Can you tell I’ve been procrastinating? For 10 weeks, I’ve been diligently (well maybe just being good enough) following Martha Beck’s The Joy Diet: 10 Daily Practices for a Happier Life. And it’s finally coming to the end! I have to say this is one diet, I’m sad to say goodbye to. It’s been a difficult ride-what with having to do nothing, be truthful, focus on my desires, be creative, take a risk, indulge in treats, have fun, laugh, connect with others and now feast.
Okay maybe it sounds a lot more fun and easy than it was! But all in all the journey was a life-changing one. It’s given me insight into what I really want in my life and the hope that I can achieve it. It’s taught me the importance of indulging in play and in laughing while also being conscious of my self and others. And while doing it saddens me, I must continue on to the last and my favorite part-the feast.
Here’s a story I’ll use to describe this section.
Martha uses a similar story in the book as well. Anyway, 10 years ago I worked at a chocolate shop. At that time, I didn’t like chocolate too much (I know! I can hardly believe it myself being the chocoholic I am today.) At the time, I was not very honest with myself or others for that matter. I actually told the owner I adored chocolate and that I was taking this as a permanent job, not the part-time summer gig I really had in mind.
After working there for a month, I started to develop a craving for chocolate. Maybe it was the aroma of melted cocoa that warmed me up to it or the temptation of being able to grab gourmet chocolate pieces like chocolate covered mint leaves and chocolate covered oranges anytime I wanted to. But whatever it was, I blame my chocoholism to this store.
The funny thing about it was that while working there I actually lost weight!
Why did I refrain from pigging out on any piece of chocolate I could get my hands on? It could have been the mean manager who I think didn’t like me. But more than likely it was because I fully feasted on the experience of being there. The chocolate aroma, the feel of the sweet brown cocoa melting on my fingertips, the spicy ginger flavor mixed with bitter dark chocolate. All of that was more than enough. All my senses were engaged without needing to overindulge on the experience.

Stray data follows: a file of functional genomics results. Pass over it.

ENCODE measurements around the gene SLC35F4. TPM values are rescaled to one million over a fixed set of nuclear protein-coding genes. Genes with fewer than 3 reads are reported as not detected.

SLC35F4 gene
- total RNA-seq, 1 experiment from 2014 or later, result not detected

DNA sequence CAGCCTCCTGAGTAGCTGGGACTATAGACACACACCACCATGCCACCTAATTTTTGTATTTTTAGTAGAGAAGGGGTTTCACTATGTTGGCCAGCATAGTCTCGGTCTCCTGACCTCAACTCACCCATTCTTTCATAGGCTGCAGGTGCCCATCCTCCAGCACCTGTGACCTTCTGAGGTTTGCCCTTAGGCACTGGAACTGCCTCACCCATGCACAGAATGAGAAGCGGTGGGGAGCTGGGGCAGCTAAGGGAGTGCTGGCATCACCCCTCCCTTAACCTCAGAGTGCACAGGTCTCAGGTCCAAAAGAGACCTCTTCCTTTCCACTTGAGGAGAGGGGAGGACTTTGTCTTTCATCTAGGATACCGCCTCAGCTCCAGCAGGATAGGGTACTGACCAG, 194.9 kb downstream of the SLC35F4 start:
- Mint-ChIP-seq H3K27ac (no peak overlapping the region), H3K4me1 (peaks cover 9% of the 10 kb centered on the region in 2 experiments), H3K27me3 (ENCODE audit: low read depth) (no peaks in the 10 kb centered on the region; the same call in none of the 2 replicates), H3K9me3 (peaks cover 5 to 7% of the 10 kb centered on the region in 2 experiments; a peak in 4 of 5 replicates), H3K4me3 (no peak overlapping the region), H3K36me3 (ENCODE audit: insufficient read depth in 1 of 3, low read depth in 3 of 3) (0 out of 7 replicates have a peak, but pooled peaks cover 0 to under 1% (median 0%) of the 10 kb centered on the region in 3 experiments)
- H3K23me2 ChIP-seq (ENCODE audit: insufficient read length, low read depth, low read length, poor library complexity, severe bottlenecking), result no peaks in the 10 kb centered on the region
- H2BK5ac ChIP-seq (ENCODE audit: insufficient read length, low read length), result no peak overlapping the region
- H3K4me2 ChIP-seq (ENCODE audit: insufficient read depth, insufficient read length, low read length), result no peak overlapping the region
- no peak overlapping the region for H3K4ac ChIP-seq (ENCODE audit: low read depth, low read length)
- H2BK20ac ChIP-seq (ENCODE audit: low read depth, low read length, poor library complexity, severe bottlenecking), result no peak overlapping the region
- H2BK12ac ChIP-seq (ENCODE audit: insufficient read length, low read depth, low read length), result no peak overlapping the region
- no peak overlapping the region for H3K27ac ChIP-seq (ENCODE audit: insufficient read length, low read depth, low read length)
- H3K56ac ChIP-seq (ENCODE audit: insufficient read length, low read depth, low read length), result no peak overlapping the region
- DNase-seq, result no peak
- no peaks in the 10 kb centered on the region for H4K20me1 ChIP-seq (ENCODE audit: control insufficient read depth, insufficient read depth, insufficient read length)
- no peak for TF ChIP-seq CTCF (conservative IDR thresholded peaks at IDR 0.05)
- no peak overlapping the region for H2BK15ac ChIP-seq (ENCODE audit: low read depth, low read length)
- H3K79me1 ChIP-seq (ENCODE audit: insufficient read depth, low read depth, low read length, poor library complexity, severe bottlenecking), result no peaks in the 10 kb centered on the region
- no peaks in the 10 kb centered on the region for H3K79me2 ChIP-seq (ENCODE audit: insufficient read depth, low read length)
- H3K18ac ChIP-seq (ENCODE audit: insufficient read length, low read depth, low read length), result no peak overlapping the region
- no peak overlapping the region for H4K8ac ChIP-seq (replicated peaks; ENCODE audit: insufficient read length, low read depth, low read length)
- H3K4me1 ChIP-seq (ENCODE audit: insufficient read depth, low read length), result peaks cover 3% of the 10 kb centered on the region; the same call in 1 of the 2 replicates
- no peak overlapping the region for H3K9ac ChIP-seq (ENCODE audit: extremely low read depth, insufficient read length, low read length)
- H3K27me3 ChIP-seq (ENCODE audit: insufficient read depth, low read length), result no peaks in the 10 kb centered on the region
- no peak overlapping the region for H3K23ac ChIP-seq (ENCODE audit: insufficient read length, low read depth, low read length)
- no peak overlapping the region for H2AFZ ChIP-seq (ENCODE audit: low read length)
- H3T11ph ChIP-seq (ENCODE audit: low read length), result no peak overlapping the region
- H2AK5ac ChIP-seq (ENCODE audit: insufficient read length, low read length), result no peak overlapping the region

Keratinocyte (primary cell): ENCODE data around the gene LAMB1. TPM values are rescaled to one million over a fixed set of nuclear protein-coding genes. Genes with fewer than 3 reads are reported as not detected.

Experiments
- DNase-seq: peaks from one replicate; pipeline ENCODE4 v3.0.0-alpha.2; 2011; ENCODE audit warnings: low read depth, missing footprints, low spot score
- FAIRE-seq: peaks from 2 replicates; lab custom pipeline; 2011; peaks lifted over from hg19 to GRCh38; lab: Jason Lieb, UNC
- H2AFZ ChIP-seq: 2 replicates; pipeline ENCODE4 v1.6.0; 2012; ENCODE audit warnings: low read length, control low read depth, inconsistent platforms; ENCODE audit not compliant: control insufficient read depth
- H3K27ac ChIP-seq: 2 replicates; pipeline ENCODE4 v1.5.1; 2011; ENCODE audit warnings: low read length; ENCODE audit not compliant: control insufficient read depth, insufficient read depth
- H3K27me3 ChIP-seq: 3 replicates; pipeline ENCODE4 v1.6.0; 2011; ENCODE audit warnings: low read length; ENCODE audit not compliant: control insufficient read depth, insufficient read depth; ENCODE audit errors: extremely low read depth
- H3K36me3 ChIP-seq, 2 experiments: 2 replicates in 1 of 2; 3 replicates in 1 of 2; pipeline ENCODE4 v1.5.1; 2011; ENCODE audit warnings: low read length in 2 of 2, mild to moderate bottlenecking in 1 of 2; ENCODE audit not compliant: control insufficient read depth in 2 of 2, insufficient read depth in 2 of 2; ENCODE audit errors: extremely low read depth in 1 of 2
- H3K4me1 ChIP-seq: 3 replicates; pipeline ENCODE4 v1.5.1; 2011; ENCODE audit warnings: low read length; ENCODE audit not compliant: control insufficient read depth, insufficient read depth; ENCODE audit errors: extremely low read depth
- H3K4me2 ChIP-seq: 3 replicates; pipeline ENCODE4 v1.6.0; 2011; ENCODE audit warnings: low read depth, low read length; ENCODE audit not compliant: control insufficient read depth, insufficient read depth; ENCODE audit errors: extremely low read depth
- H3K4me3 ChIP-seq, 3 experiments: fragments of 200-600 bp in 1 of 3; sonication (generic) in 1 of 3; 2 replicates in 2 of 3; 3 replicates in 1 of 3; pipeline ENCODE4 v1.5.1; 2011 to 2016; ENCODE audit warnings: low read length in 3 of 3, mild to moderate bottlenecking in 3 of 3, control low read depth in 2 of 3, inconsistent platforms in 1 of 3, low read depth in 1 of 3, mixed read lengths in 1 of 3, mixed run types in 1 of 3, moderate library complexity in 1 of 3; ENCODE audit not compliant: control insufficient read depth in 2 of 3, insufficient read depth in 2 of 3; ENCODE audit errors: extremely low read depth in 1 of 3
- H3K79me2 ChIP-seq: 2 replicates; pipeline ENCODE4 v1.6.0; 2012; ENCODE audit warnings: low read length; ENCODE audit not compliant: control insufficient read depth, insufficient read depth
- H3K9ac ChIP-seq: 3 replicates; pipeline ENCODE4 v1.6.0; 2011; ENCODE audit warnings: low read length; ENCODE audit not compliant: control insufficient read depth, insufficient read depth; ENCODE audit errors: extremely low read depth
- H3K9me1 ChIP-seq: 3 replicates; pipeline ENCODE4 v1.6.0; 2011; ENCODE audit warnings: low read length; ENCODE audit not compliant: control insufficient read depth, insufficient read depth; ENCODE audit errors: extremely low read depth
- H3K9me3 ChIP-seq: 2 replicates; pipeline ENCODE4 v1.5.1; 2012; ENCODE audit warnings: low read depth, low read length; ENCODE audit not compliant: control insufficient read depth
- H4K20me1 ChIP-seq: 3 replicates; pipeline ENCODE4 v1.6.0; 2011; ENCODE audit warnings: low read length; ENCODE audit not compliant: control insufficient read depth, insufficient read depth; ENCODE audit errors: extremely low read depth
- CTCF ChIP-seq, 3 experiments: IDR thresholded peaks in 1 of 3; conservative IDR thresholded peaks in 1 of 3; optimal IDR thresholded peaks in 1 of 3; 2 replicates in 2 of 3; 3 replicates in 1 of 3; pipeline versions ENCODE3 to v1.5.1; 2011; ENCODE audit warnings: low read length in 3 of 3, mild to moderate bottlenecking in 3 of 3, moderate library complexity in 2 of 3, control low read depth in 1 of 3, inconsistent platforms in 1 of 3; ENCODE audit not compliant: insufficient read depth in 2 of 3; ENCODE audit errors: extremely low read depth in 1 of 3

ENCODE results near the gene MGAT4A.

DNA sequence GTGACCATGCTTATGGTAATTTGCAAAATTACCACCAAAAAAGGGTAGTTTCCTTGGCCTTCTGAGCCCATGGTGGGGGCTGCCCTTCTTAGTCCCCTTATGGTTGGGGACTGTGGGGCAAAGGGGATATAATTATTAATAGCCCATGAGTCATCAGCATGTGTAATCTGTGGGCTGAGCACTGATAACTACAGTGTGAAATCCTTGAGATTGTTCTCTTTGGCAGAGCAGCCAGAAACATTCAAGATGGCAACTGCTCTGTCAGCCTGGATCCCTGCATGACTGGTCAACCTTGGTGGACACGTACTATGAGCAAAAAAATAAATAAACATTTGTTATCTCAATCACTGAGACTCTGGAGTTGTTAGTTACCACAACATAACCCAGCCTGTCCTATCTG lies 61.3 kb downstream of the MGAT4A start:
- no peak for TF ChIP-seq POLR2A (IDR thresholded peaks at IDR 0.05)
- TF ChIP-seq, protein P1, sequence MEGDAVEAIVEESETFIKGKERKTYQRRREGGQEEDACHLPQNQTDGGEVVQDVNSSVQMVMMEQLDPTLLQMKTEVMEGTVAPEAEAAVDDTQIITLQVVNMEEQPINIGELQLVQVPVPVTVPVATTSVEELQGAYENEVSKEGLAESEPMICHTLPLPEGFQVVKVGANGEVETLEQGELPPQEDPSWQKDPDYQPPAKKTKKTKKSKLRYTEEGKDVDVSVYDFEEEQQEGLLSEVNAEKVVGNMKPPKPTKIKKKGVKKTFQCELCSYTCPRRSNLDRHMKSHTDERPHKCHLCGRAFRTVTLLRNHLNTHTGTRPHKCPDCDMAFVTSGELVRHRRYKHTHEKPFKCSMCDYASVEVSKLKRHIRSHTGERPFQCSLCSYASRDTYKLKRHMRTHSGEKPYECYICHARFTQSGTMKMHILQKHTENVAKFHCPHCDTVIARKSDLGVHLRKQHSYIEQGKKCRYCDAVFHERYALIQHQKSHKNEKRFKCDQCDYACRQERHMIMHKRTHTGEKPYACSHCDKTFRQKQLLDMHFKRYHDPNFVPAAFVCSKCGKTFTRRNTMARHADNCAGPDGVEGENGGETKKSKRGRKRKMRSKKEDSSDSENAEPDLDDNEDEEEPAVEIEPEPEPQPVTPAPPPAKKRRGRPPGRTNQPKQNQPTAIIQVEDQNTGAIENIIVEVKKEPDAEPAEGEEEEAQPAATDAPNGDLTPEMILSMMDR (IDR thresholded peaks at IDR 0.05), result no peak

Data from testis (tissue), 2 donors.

This is the main focus of the last chapter. Indulging on things that are filled with beauty, that arouses our senses, that feels like a “feast” helps bring us to joy, more than cash, food, and things alone can do. It’s the pure enjoyment of life that can bring us to the highest levels of happiness and joy.
When I think about my honeymoon, for example, I think of many things. But the moment that stands out most to me?
The chocolate pyramid.
When I say those three words, my husband knows exactly what I’m talking about. It was a rich chocolate dessert put atop a beautiful arrangement of white eggplant drizzled with honey. Sitting in an open restaurant in Santorini, Greece with the sounds of soft Greek music playing, the feel of the warm night, and the simply gorgeous heaven on a plate in front of me. That was real joyous living!
She ends with the feast because it is one of the most important things to remember in being joyful. Sometimes we forget when we get caught up in the busyness of life to simply sit and appreciate the world around us. If you’re feeling that way, get back to feasting. Experience life’s small moments, breathe it in, then sit back and feel the joy!